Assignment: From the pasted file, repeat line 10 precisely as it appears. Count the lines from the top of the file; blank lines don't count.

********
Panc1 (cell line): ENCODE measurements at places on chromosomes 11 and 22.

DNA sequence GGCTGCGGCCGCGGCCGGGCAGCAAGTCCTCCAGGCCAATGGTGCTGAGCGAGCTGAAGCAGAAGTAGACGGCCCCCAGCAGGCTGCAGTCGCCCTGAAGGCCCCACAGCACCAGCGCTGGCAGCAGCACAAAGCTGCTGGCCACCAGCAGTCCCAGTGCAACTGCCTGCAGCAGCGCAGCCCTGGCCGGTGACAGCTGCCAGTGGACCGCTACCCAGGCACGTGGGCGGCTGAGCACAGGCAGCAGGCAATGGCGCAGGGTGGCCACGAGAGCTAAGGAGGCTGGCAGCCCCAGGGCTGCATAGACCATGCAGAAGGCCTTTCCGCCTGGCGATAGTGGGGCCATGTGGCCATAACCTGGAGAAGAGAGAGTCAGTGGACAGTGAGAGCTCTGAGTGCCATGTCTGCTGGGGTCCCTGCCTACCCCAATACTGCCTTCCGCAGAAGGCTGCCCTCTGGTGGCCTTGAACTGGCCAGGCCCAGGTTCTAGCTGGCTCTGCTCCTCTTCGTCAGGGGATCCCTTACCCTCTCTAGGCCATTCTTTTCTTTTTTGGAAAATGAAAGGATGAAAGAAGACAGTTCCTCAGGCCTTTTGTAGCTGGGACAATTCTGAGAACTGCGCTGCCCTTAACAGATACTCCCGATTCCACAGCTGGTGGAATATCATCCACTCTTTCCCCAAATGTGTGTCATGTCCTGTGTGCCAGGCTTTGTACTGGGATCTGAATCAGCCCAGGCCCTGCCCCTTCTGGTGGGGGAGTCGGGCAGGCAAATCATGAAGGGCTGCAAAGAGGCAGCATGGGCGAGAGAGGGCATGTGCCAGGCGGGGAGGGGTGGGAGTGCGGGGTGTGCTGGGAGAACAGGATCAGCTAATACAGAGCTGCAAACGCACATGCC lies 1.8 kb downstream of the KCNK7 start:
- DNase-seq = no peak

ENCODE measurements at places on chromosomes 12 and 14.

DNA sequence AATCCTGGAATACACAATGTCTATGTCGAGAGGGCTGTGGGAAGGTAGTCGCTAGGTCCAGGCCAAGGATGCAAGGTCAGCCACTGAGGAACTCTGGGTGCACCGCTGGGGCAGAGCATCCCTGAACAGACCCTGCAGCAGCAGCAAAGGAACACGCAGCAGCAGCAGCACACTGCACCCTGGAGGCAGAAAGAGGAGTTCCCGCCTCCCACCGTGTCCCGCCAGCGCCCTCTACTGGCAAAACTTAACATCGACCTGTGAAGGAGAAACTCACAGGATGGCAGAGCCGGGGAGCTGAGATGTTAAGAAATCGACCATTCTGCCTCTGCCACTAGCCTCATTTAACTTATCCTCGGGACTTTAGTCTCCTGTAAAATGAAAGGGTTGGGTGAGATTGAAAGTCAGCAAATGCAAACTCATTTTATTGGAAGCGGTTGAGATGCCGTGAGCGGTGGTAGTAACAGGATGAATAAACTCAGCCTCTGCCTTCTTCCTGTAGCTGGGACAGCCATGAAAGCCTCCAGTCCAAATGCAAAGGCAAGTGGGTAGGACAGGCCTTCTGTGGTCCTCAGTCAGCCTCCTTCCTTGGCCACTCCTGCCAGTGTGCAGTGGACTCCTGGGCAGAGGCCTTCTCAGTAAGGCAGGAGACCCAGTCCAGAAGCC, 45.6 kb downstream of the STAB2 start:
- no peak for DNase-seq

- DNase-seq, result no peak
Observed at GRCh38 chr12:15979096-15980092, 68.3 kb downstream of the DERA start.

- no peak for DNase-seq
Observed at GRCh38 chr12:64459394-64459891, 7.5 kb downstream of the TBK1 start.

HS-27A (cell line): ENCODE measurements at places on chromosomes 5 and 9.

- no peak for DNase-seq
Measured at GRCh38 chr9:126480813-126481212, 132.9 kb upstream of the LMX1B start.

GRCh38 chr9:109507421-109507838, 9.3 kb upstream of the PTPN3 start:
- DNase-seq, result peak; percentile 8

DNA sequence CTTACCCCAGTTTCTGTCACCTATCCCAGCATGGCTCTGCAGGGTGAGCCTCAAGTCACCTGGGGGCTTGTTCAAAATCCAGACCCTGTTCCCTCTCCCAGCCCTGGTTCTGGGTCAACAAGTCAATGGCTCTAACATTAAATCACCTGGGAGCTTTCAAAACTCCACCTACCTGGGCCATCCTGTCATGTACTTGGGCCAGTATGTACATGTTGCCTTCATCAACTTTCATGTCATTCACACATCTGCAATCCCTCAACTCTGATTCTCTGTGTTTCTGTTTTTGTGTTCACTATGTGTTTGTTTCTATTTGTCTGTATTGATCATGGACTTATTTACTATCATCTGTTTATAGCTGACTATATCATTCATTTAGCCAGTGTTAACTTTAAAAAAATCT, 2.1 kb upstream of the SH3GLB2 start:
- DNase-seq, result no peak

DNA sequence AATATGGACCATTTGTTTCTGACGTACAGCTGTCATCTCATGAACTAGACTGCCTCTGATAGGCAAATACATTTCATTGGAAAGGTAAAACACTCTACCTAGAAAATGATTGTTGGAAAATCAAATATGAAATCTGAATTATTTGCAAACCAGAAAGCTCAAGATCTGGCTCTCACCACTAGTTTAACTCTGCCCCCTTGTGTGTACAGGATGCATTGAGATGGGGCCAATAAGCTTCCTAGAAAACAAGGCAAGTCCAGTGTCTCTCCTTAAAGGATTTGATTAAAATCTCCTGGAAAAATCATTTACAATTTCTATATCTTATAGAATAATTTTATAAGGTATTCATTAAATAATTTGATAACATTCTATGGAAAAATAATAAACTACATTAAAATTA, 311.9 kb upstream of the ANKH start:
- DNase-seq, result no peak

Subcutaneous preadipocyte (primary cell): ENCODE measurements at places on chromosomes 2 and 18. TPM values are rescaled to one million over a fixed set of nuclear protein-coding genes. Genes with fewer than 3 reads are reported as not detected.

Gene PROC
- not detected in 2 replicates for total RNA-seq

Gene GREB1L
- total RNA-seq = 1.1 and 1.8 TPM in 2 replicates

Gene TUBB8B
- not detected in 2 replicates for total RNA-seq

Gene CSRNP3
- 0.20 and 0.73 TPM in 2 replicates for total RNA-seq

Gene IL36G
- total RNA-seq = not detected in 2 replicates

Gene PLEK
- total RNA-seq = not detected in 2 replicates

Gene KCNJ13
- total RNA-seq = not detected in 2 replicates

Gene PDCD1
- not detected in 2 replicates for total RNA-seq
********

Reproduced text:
Observed at GRCh38 chr12:64459394-64459891, 7.5 kb downstream of the TBK1 start.